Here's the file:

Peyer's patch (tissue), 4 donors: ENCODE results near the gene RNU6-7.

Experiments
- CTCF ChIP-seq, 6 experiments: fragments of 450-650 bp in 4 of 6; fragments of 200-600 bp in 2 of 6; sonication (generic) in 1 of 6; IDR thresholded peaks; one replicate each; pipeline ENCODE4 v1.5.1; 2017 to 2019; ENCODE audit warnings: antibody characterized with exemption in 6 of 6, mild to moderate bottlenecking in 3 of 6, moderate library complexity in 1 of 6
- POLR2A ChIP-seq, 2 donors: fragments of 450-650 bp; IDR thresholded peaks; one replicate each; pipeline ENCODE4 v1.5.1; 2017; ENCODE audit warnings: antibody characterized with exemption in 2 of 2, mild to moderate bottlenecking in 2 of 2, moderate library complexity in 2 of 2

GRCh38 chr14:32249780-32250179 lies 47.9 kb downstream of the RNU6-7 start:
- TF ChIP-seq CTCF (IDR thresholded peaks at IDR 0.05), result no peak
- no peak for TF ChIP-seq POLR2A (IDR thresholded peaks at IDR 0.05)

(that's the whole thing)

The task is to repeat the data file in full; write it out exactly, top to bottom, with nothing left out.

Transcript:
Peyer's patch (tissue), 4 donors: ENCODE results near the gene RNU6-7.

Experiments
- CTCF ChIP-seq, 6 experiments: fragments of 450-650 bp in 4 of 6; fragments of 200-600 bp in 2 of 6; sonication (generic) in 1 of 6; IDR thresholded peaks; one replicate each; pipeline ENCODE4 v1.5.1; 2017 to 2019; ENCODE audit warnings: antibody characterized with exemption in 6 of 6, mild to moderate bottlenecking in 3 of 6, moderate library complexity in 1 of 6
- POLR2A ChIP-seq, 2 donors: fragments of 450-650 bp; IDR thresholded peaks; one replicate each; pipeline ENCODE4 v1.5.1; 2017; ENCODE audit warnings: antibody characterized with exemption in 2 of 2, mild to moderate bottlenecking in 2 of 2, moderate library complexity in 2 of 2

GRCh38 chr14:32249780-32250179 lies 47.9 kb downstream of the RNU6-7 start:
- TF ChIP-seq CTCF (IDR thresholded peaks at IDR 0.05), result no peak
- no peak for TF ChIP-seq POLR2A (IDR thresholded peaks at IDR 0.05)